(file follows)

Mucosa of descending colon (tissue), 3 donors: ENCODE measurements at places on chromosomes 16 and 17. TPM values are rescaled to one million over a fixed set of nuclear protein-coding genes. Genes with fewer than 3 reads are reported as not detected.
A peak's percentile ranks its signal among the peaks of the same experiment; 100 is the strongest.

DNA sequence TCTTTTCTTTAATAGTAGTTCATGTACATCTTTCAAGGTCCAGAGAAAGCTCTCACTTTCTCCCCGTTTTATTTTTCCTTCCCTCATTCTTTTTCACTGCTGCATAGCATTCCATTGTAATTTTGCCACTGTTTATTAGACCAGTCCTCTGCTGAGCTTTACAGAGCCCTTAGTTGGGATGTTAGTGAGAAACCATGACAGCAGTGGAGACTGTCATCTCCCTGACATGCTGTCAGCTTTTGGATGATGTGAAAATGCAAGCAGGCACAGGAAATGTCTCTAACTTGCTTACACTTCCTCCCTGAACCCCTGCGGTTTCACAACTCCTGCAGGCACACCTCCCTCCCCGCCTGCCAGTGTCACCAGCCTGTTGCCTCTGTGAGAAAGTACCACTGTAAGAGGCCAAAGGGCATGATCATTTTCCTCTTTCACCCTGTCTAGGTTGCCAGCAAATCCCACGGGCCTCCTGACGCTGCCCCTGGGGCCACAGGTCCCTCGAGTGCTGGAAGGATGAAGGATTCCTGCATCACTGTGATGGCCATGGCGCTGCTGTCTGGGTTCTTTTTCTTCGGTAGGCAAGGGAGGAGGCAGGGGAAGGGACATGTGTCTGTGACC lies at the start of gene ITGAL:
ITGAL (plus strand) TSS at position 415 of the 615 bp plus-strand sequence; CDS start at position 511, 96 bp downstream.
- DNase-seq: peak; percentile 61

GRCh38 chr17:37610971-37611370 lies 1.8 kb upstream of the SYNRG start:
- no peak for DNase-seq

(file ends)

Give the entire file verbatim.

Mucosa of descending colon (tissue), 3 donors: ENCODE measurements at places on chromosomes 16 and 17. TPM values are rescaled to one million over a fixed set of nuclear protein-coding genes. Genes with fewer than 3 reads are reported as not detected.
A peak's percentile ranks its signal among the peaks of the same experiment; 100 is the strongest.

DNA sequence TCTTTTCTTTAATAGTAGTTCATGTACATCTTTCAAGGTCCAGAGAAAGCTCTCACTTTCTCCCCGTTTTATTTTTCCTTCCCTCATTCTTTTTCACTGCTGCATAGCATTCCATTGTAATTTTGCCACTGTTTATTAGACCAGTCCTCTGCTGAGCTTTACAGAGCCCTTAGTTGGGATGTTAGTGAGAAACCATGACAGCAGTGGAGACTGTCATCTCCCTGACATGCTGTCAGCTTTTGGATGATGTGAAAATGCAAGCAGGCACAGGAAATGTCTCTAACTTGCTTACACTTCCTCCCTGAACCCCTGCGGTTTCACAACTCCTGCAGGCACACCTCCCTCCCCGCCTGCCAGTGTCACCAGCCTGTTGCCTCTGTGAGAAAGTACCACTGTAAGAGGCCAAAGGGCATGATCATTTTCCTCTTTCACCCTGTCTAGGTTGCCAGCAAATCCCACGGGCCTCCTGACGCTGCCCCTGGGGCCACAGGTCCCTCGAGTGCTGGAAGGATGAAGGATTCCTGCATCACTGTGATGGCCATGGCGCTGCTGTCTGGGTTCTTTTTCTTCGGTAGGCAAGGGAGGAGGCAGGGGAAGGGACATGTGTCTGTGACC lies at the start of gene ITGAL:
ITGAL (plus strand) TSS at position 415 of the 615 bp plus-strand sequence; CDS start at position 511, 96 bp downstream.
- DNase-seq: peak; percentile 61

GRCh38 chr17:37610971-37611370 lies 1.8 kb upstream of the SYNRG start:
- no peak for DNase-seq